Tom Hanks braces for impact in ‘Sully’

By Hudson Smith

('Sully' Official Facebook Page)
(‘Sully’ Official Facebook Page)

Not long ago news sources were bursting with headlines such as “Pilot Is Hailed After Jetliner’s Icy Plunge” that described a newsworthy miracle: an emergency plane landing on the Hudson River. Director Clint Eastwood delivers the famous 2009 incident in a gripping, realistic manner that unites the audience behind the rightly lauded hero, Captain Chesley “Sully” Sullenberger.

Comic book superheroes have filled movie theaters lately, yet “Sully” brings a human quality that allows the audience to connect with something besides a cape or incredible strength. Captain Sullenberger (Tom Hanks) is a hero in an ordinary sense. He struggles with the inner workings of his own anxious subconscious, overcomes opposition from the professionals who should be honoring him and faces the age-old conflict of man versus machine.

Sully and his 155 passengers and crew survived the crash whilst the hunk of metal – previously known as Flight 1549 – sank to the bottom of the Hudson River. Once the Coast Guard and first responders safely rescue everyone, Eastwood frames Sully in the foreground as the plane continues sinking. Sully conquered the machine without a single scratch on him, and stands above the aircraft and expansive body of water.

Unlike the public that fawn over Sully as soon as he exits the sinking aircraft, the National Transportation Safety Board (NTSB) scrutinize every move he made in the 208 seconds before the crash. In addition, they consistently insinuate the possibility of his personal matters affecting the crash landing rather than mechanical error with the engines. With their snide expressions they ask if he was drinking and suggest pilot error or problems at home.

These comments creep under Sully’s skin and cause some clear stress. In these sequences, Eastwood and Editor Blu Murray demonstrate their mastery of transporting an audience across the past and present without turbulence.

Rather than relying on constant action to entertain, Eastwood creates a bond between the viewer and the events that occurred only seven years ago. The NTSB bureaucrats depend upon their precious simulations, telling the heroic pilot he acted in error. In doing so, they fill his mind with self-doubt. The viewer sees this anguish in scenes of Sully’s insomnia, conversations with his wife Lorraine (Laura Linney) and his interactions with grateful strangers.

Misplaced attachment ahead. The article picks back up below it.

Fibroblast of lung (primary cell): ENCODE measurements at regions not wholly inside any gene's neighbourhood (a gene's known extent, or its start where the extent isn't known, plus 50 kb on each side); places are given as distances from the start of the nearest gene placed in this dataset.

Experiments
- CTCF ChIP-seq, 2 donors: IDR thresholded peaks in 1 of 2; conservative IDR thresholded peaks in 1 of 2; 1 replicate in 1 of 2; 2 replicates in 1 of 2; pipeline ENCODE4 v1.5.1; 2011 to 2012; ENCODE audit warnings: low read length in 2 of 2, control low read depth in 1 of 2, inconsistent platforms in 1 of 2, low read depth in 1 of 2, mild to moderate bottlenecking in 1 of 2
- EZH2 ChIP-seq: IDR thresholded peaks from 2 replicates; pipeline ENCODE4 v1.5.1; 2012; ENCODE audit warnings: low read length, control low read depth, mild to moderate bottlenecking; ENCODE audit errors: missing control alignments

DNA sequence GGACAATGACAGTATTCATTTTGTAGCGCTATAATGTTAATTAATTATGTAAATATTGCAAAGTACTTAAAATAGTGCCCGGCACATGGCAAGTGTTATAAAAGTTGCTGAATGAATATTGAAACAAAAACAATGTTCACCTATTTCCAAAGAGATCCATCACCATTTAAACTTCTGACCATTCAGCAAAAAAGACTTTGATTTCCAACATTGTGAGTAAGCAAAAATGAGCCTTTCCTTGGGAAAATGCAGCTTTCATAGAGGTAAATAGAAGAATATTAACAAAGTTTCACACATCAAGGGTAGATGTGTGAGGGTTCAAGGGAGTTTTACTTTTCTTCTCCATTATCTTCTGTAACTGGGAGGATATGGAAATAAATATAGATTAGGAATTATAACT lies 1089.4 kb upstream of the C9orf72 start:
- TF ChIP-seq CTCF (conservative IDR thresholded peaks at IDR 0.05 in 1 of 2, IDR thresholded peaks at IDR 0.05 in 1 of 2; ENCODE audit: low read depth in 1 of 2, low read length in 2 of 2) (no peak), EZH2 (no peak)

In another laudable performance, Hanks transforms into Sully, embodying his humility and love of flying. The emotional exhaustion of reliving the traumatic event repeatedly washes over Hanks’ face when being questioned and bounced from one talk show to another. He even lapses into distorted realities of witnessing the 9/11 attacks in New York.

Radiating with a glorious white mustache, Hanks occupies center frame for a large majority of the film. Clint Eastwood uses Hanks as a canvas, showing the internal struggles through flashbacks and the vista of his aging eyes.

Sully proudly states in the final moments of the movie, “It wasn’t just me, it was all of us.” Eastwood makes this apparent throughout with multiple point of view shots from the first responders, the coast guard, the air control board and the news broadcasters. The film focuses on relationships rather than constant action. The passengers do not trample over each other when they hear their plane is going down, but listen attentively to the flight attendants’ instructions.

The audience will never forget this movie focuses on a hero, because every single supporting character or extra makes sure of it. The viewer connects with Hanks as the man that performed the seemingly impossible: ditching into a body of water with all 155 souls alive.

“Sully” may feature the most calming plane crash ever seen in film, yet it never fails to thrill.

Hudson Smith can be reached at [email protected].